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Why did you coin such an unpalatable name for this species?

Dear Dr. Liu,

Taxonomists often tend to forget that the function of scientific names is scientific communication: they are just labels allowing to locate unambiguously the taxa to which they refer, not to describe or qualify them. As such, they will appear in subsequent scientific works. For this purpose, they should be short and euphenious, and long unpalatable names, derived from several languages, should be avoided as much as possible. See in this respect :

http://tapro.sljol.info/articles/abstract/10.4038/tapro.v2i1.2703/

In the present case, a specific name like "maoping" or "badong" would have best served the purpose of naming this species.

Best wishes,

Alain Dubois

Professor, PeerJ Academic Editor

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2 Answers
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Accepted answer

Because that is the exact name of the locality, I also not want to use same specific name as other genus. So long is not bad.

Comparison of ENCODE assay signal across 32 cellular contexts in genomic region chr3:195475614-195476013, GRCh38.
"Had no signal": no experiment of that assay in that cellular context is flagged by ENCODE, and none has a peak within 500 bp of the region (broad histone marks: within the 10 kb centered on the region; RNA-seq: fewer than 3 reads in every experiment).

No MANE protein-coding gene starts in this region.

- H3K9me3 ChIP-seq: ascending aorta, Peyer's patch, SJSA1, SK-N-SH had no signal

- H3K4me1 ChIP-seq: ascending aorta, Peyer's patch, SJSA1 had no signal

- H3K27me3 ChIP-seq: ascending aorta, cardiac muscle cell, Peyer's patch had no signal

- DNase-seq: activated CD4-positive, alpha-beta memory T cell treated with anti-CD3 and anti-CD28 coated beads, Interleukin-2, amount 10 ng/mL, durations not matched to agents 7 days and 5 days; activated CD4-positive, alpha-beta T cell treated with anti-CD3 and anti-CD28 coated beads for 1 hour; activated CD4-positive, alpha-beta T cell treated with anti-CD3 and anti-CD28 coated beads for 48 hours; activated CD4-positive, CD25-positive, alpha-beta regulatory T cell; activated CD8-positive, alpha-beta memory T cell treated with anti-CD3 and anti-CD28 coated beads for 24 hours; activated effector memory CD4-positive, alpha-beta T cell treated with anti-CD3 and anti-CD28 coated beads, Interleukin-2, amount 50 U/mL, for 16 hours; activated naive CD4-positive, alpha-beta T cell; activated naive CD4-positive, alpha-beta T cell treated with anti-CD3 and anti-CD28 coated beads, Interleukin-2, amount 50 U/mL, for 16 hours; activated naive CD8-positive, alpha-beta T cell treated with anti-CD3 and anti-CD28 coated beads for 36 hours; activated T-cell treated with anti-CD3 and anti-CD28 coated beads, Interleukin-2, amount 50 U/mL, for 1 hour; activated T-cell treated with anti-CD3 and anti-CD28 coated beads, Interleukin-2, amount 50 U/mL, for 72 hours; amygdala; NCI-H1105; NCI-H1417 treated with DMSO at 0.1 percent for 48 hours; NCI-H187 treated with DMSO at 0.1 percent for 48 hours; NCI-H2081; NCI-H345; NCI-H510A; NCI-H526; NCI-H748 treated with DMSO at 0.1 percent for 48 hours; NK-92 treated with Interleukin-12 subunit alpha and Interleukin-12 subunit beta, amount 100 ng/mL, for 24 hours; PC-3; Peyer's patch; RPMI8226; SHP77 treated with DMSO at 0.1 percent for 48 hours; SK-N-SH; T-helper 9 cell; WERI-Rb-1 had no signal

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Accepted answer

No, the exact name of the locality would have been "maopingchang", which could have been placed in apposition to the generic name (Article 11.9.1.2 of the Code). And even this would be too long in my opinion if this species had to be cited many times in the literature.

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This species name is a mouthful, but otherwise it's fine. I've named plenty of species of Hawaiian Drosophila with longish Hawaiian-inspired names that also reflect a locality. My take on this discussion is that:

1. Mixing of different languages (e.g., Greek and Hawaiian or Latin and Chinese) is going to be more and more common as species are found in more far flung places and as native speakers from those places describe taxa and place them into existing genera.

2. Terms like "unpalatable" are opinions. What one person finds unpalatable might be fine for another.

3. I don't think the code has any specific restrictions about lengths of species names. Or even whether a names needs to be "serious" or "scientific (http://www.huffingtonpost.com/2013/09/09/fly-species-popeyen3895246.html)

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